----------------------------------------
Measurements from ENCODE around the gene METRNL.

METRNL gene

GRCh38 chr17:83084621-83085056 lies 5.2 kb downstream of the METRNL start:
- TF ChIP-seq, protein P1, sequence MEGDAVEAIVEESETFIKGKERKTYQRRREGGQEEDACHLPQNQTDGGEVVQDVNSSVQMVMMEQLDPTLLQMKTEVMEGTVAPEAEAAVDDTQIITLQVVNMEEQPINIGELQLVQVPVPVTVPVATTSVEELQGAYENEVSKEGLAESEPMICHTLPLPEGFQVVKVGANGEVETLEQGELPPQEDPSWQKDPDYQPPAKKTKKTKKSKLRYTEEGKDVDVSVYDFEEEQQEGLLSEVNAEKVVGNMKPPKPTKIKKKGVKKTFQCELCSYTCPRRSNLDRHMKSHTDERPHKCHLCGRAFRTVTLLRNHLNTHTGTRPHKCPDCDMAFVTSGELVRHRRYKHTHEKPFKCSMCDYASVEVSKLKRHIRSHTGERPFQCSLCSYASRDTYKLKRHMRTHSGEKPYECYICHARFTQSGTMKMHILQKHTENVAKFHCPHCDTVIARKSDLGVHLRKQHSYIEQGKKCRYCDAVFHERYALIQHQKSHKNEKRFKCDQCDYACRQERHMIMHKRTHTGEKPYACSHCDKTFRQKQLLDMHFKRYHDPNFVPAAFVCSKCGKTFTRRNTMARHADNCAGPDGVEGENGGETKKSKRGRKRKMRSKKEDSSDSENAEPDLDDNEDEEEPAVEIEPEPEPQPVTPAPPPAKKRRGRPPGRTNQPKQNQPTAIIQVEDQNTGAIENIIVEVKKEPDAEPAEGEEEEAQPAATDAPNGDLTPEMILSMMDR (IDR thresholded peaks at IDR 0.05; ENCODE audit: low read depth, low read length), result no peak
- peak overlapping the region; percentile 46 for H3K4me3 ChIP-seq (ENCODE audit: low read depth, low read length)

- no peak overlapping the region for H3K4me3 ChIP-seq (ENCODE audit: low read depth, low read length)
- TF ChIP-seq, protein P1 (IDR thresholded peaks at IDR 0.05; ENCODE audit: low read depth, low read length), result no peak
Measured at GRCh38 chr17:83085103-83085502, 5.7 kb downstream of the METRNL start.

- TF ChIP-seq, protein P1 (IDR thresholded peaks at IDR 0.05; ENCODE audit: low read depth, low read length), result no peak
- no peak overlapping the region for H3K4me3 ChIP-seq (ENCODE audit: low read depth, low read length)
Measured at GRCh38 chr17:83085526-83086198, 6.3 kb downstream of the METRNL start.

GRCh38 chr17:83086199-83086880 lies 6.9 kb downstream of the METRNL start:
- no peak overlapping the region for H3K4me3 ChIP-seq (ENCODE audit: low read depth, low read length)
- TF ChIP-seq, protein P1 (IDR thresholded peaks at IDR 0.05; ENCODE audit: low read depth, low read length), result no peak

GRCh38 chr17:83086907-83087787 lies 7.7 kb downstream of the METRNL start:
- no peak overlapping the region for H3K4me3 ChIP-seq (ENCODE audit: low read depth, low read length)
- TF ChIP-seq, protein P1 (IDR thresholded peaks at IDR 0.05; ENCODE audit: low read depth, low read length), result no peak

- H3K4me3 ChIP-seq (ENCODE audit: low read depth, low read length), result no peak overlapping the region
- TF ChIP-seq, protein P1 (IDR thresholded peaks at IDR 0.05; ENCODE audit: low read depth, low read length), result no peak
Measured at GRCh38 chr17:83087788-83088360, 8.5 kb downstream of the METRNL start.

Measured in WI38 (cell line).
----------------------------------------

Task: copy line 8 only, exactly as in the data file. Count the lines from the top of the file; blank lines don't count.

Measured at GRCh38 chr17:83085103-83085502, 5.7 kb downstream of the METRNL start.